Looking forward to the vinyl release in mid-November
Best album for 30 years? That would denigrate some very fine albums ....
Me too. I have fat thumbs, which don't work too well typing on the phone.I really liked it. I think it's a better album than In the Mood.
Would write more but I hate phone typing!
As for "Take The 'A' Train", I'll use the word originally picked to describe Herb's trumpet on the back of the LONELY BULL lp:I think dreamy is a very good word to describe the recording. I have the same reaction to it having listened to it in several passes so far. Lush is another word that comes to mind - not surprising as that is a trait I attribute to all of his solo music. I inagine this "record" will sound good performed live. If any of his folks read this blog, my best wishes for their visit down the rowd from me to Austin next week!
I have a Zune 120 and it uses the same Toshiba 1.8" hard drive. I still think it was a terrible idea to put a fragile spinning hard drive inside of a portable device but back then, that was the only way to get the high capacity. The replacement drives are still easy to find, and cheap, but they really need to do a better retrofit with a SSD. (There is an adapter that will convert the 40-pin ZIF PATA socket to a Micro SATA connector and use a M-SATA SSD, but it's questionable if that would all fit into a portable music player.) Battery life would go way up, access times would be cut in half, and they'd be way more reliable. I may go that route if mine ever bites the dust, provided it fits.You'd better enjoy that iPod while it lasts. Especially if it's an iPod Classic.
Mine IS an iPod Classic. I've had it at least 8 or 9 years, I'm not even sure how long. Maybe longer than that. It has a pretty cushy life -- it lives in my pickup's glove box, and the truck is garaged every night, so it never gets very cold. The worst extremes it ever sees are hot summer temps, but it has never had a problem outside of needing a reboot every once in a blue moon. The only time it ever leaves the pickup is to get updated from my computer, or when we go on plane trips maybe once or twice a year.You'd better enjoy that iPod while it lasts. Especially if it's an iPod Classic.
This guy didn't listen carefully enough. This is a great album (although two voices are missing!). I love CFWM, Love Affair and Night Ride to name but three - I'm surprised that Love Affair didn't get more votes in the poll. I also don't think he's followed Herb's work - to say that he's not known for taking chances is just wrong.DownBeat magazine just released its new issue (December 2015) and did a review of Come Fly With Me. Unfortunately, one of their curmudgeons wrote a lackluster review:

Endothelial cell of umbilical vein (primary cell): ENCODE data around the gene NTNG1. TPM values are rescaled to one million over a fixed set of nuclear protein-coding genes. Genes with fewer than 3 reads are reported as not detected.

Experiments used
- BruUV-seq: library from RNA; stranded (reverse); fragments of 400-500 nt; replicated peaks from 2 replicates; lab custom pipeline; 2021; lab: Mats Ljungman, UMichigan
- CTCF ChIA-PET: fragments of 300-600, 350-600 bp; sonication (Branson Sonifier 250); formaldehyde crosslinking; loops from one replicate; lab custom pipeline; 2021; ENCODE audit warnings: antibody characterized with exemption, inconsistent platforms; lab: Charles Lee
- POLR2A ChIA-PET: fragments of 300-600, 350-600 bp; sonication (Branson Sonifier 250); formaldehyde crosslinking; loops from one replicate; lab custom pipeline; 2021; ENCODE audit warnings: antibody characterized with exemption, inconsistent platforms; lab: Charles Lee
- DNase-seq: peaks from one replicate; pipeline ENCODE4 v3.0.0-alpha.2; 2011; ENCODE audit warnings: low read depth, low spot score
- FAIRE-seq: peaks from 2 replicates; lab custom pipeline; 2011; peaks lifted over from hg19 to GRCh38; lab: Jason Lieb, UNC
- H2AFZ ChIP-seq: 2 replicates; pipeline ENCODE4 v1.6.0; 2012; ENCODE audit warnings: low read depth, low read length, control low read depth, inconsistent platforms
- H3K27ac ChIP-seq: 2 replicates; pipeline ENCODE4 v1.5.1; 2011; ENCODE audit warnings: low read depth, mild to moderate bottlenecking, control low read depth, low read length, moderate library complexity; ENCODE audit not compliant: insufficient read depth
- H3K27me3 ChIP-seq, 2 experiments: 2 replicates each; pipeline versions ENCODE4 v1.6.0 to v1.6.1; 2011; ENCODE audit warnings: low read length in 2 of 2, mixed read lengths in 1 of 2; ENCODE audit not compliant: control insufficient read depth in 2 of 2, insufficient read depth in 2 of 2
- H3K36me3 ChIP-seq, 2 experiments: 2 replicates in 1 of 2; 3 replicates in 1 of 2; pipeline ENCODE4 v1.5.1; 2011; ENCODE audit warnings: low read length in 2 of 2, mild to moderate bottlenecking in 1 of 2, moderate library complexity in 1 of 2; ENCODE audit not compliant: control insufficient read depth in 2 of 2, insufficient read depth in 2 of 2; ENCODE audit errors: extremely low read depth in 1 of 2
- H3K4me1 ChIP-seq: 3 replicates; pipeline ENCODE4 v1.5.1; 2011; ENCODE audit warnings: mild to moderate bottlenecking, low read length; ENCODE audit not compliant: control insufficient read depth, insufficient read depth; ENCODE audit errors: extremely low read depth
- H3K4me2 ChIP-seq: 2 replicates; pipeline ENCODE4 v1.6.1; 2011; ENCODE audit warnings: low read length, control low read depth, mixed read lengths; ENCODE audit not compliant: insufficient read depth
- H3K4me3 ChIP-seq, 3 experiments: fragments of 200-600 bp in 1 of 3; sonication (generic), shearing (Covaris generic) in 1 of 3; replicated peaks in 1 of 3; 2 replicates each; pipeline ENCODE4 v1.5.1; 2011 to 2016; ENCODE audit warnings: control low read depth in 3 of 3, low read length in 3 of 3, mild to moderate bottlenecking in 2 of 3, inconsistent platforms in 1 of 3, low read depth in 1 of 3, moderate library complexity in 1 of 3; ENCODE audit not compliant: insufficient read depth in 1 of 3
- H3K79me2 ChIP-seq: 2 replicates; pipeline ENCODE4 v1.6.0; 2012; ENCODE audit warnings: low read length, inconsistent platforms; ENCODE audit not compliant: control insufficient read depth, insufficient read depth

**1/2 (out of 5)
Herb Alpert continues to deliver the sunny sound he inaugurated in 1962, when his work with the Tijuana Brass propelled him to fame and fortune. Here, he leavens reimaginings of chestnuts spanning "Take The 'A' Train" and "Danny Boy" with semi-catchy originals. It's a winning formula from which Alpert rarely strays. But it's a formula; he is not known for taking chances.
His tone remains bright, his phrasing lean. Those can be admirable qualities, but if they're virtually the only ones, as they are here, they make for an album that lacks dimension and variety. Passion takes a back seat to precision - this album is produced to within an inch of its life - and only a few cuts suggest a greater range.
"Night Ride," which Alpert says was inspired by Tito Puente, approaches excitability through Alpert's multi-tracked trumpet, Scott Mayo's pushy sax and co-writer Michael Shapiro's drums and percussion. "Love Affair" huffs and puffs and eventually dramatizes, setting Alpert's piercing trumpet against plush strings in a widescreen arrangement by Eduardo del Barrio, a keyboardist and one of the recording's six engineers.
Otherwise, this is jazz as trinket souvenir, with a frequent island touch. It also feels like the last breath of summer, with its reggae overlay (which works for Irving Berlin's "Blue Skies" and the catchy original "Cheeky") and its overall jauntiness. It is always pretty, even on duds like the lackluster takes on Duke Ellington's "A' Train" and George Harrison's "Something."
This is expertly played; the musicians include the cream of smooth jazz, and there's not a note out of place. Come Fly With Me is ideal for cruise ships, its music going down like happy hour bubbly. - Carlo Wolff